Plan: Patients with PTSD-associated impulsive aggression will undergo an eight-week course of treatment with phenytoin or CBT. Treatment-related changes in impulsive-aggressive acts will be correlated with changes in brain activation comparing pre- and post-treatment fMRI scans utilizing a standardized Go-No Go task which has been used in the study of impulsive aggressive individuals.
|Study Type ICMJE||Interventional|
|Study Phase||Not Provided|
|Study Design ICMJE||Allocation: Randomized
Intervention Model: Parallel Assignment
Masking: None (Open Label)
Primary Purpose: Treatment
|Study Arms||Not Provided|
|Publications *||Not Provided|
* Includes publications given by the data provider as well as publications identified by ClinicalTrials.gov Identifier (NCT Number) in Medline.
|Recruitment Status ICMJE||Unknown status|
|Completion Date||Not Provided|
|Primary Completion Date||Not Provided|
|Eligibility Criteria ICMJE||
- Inclusion Criteria for both groups will be right-handed adult combat veterans over the age of 18 who meet criteria for PTSD via Structured Clinical Interview (SCID-I, First, 2002) and Impulsive Aggression as the primary diagnoses. To be included in the study with a designation of Impulsive Aggression, patients must have committed at least three aggressive acts over the preceding three months meeting criteria for impulsive aggressive acts by Impulsive/Premeditated Aggression Scales (IPAS) criteria (Stanford et al 2003) based on a semi-structured interview of the patient and his/her significant other. An impulsive aggressive act is defined as a hair-trigger, non-premeditated response to a stimulus that results in an immediate aggressive act or an agitated state that culminates in an aggressive act, which is clearly disproportionate to the triggering stimulus. Inclusion criteria for both groups also includes the availability for participation of a significant other who can participate in the study. The significant other will need to accompany the study participant to the initial assessment interview and complete measures of aggressive acts which have been committed by the study participants in the three months prior to the start of the study, and aggressive acts during the previous two weeks at two-week interval follow-up visits throughout the eight-week treatment period.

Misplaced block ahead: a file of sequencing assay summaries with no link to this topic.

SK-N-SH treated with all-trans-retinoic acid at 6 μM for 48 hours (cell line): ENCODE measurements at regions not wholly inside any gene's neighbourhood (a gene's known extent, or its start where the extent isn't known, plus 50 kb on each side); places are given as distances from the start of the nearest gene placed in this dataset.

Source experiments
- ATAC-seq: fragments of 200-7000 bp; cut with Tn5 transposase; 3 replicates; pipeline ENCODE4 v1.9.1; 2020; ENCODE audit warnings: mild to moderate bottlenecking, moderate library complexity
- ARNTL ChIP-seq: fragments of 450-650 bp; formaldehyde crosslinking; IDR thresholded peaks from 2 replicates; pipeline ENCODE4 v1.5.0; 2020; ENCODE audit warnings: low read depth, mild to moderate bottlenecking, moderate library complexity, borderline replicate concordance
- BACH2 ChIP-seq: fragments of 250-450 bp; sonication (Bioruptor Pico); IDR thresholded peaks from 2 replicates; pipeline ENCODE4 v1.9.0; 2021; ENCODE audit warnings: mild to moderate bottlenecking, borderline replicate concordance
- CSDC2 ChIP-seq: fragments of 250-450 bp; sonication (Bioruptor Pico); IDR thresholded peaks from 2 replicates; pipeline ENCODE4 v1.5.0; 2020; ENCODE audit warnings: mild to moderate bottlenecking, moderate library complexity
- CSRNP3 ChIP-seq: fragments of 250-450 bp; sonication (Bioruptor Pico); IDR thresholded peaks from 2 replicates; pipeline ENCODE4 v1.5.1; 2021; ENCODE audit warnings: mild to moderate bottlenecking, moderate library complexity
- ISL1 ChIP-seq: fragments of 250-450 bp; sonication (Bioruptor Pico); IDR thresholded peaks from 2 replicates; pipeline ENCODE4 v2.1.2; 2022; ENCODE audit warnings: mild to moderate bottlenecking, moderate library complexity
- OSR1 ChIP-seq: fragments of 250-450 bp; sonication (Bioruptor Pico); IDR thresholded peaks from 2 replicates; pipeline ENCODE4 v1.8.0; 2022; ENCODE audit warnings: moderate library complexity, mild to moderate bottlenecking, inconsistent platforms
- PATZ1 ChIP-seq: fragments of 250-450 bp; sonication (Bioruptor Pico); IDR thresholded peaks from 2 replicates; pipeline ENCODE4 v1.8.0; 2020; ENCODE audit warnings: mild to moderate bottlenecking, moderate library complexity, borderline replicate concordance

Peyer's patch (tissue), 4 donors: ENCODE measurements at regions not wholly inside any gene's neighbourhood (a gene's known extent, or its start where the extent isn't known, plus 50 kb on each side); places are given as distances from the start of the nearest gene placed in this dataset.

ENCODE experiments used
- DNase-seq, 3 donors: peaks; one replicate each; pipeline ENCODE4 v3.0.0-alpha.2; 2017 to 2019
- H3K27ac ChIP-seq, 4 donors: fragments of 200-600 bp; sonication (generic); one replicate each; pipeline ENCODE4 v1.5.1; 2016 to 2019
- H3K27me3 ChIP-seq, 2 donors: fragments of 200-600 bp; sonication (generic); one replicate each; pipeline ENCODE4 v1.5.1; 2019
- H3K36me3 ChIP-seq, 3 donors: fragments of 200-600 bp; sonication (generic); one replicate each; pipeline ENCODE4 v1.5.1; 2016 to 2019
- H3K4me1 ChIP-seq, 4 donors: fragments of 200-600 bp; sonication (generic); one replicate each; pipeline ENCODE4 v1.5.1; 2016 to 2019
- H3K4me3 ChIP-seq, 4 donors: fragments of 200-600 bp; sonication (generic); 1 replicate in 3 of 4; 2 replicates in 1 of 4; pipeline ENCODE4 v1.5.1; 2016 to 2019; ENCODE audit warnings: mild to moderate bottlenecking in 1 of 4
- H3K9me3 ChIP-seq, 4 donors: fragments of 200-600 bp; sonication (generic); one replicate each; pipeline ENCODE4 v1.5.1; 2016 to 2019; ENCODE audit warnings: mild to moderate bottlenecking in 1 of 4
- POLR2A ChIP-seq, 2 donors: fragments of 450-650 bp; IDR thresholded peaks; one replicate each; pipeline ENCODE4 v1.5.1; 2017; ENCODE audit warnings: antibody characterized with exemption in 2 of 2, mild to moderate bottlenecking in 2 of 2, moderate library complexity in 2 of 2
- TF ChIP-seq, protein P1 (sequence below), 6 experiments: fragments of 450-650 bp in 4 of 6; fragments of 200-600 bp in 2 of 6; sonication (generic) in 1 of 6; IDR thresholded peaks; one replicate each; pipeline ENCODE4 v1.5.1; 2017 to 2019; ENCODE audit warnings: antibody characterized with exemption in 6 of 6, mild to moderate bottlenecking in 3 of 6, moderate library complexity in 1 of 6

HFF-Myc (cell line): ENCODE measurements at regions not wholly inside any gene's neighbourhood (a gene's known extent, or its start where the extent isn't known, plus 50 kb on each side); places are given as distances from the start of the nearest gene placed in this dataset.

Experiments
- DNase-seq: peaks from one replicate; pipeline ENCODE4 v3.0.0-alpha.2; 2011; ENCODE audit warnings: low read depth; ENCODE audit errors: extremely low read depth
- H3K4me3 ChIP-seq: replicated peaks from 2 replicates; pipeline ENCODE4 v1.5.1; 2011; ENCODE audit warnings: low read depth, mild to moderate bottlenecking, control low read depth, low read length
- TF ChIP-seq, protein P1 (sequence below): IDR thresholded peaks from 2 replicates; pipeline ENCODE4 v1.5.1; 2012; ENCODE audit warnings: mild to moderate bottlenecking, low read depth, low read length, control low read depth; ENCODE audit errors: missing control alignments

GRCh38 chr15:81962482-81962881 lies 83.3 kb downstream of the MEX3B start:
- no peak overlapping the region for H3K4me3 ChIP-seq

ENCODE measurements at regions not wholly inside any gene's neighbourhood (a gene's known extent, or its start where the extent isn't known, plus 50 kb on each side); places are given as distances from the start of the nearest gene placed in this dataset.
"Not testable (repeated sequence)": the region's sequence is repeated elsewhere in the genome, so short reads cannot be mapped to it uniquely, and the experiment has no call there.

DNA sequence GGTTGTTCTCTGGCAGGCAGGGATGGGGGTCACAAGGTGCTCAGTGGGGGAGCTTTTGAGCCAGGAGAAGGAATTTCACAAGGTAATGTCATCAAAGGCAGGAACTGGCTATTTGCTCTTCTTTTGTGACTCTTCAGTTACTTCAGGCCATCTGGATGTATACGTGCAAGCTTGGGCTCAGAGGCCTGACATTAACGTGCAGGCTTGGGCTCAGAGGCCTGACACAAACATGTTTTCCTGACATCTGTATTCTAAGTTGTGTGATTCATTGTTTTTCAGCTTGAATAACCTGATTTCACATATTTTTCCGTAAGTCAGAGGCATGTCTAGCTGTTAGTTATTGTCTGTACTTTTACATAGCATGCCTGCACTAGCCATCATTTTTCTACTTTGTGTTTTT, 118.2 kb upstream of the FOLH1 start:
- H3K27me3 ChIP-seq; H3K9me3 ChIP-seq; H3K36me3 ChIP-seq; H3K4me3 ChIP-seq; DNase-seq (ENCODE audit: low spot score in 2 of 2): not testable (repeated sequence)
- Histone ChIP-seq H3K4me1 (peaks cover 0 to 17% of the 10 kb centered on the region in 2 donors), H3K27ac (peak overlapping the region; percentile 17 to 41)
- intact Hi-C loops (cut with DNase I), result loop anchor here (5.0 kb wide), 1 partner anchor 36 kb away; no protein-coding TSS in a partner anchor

|Ages||18 Years to 65 Years (Adult)|
|Accepts Healthy Volunteers||No|
|Contacts ICMJE||Contact information is only displayed when the study is recruiting subjects|
|Listed Location Countries ICMJE||United States|
|Removed Location Countries|
|NCT Number ICMJE||NCT00333931|
|Other Study ID Numbers ICMJE||IRB # 18342|
|Has Data Monitoring Committee||Not Provided|
|U.S. FDA-regulated Product||Not Provided|
|IPD Sharing Statement||Not Provided|
|Responsible Party||Not Provided|
|Study Sponsor ICMJE||VA Medical Center, Houston|
|PRS Account||VA Medical Center, Houston|
|Verification Date||June 2006|
ICMJE Data element required by the International Committee of Medical Journal Editors and the World Health Organization ICTRP